He who sees
Duration: 8:35 min
Embedded between imagery and narration is codified a tale of death and sacrifice. The tale of Odin’s rise to wisdom appears as if his flesh were buried underneath the snow, among the vestiges of bodies and bones given as sacrifice to the knowledge received. One could understand the woman’s dull voiceover as an examination of the natural elements and tools laid out over snow, but the script only vaguely re-counts what one sees, leaving behind a gap - a surplus or lack of meaning. It enacts the language of scientific complexity, but also dodges to recodify the rising of science, its emergence out of the tradition of magic.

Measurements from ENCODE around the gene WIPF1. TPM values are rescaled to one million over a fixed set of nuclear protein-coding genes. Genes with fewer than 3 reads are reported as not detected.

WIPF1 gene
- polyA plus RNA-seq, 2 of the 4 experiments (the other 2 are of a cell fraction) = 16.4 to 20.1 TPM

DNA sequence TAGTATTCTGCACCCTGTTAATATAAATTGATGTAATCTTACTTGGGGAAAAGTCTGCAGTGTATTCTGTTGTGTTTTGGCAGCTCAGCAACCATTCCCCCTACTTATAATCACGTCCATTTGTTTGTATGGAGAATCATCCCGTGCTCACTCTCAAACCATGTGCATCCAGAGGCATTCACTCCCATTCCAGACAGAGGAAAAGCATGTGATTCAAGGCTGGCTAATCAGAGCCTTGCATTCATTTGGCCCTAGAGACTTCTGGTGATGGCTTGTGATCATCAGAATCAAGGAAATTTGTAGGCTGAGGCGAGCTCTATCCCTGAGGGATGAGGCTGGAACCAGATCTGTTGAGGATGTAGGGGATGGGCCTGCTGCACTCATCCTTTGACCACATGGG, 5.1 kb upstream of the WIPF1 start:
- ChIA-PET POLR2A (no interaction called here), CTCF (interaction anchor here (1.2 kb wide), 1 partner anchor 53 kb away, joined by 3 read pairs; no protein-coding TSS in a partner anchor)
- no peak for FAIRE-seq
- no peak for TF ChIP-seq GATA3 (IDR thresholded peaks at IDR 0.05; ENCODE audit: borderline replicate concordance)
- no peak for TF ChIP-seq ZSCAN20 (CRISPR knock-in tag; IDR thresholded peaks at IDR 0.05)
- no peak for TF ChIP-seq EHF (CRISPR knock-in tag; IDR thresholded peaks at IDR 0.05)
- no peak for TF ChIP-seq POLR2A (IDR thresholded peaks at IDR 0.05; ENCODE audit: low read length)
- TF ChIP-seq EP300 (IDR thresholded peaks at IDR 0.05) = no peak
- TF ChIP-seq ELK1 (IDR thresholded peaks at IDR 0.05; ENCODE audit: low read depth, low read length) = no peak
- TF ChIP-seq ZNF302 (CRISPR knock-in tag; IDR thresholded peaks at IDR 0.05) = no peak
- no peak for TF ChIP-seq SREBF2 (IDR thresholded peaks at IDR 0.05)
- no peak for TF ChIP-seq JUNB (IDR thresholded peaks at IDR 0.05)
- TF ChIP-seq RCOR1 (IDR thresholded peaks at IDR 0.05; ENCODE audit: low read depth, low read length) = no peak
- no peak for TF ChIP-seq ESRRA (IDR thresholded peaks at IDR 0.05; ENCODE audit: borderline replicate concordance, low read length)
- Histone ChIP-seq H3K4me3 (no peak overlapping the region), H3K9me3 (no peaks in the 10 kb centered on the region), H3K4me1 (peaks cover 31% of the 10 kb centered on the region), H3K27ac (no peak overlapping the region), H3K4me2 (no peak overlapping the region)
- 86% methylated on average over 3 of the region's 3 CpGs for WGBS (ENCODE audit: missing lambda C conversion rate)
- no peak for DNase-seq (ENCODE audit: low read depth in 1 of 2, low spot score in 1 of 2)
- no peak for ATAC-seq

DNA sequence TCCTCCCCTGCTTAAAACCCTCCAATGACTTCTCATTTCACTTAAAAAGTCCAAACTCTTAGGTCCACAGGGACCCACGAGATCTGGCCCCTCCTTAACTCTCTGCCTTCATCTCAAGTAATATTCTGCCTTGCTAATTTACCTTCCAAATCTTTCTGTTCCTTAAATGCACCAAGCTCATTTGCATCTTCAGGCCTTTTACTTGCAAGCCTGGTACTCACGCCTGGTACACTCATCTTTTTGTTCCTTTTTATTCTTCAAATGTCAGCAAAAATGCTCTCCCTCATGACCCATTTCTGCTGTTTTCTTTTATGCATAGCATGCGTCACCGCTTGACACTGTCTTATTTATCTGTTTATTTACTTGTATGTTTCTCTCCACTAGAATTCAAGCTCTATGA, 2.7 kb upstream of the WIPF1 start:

The corpses, bones and tools in the work seem to predict a time in which spells and amulets were progressively replaced by Wunderkammers - cabinets of curiosity. The work attempts to re-enact a time when magic was replaced by an overconfident objective mode of thinking and its obsession for collecting death and otherness.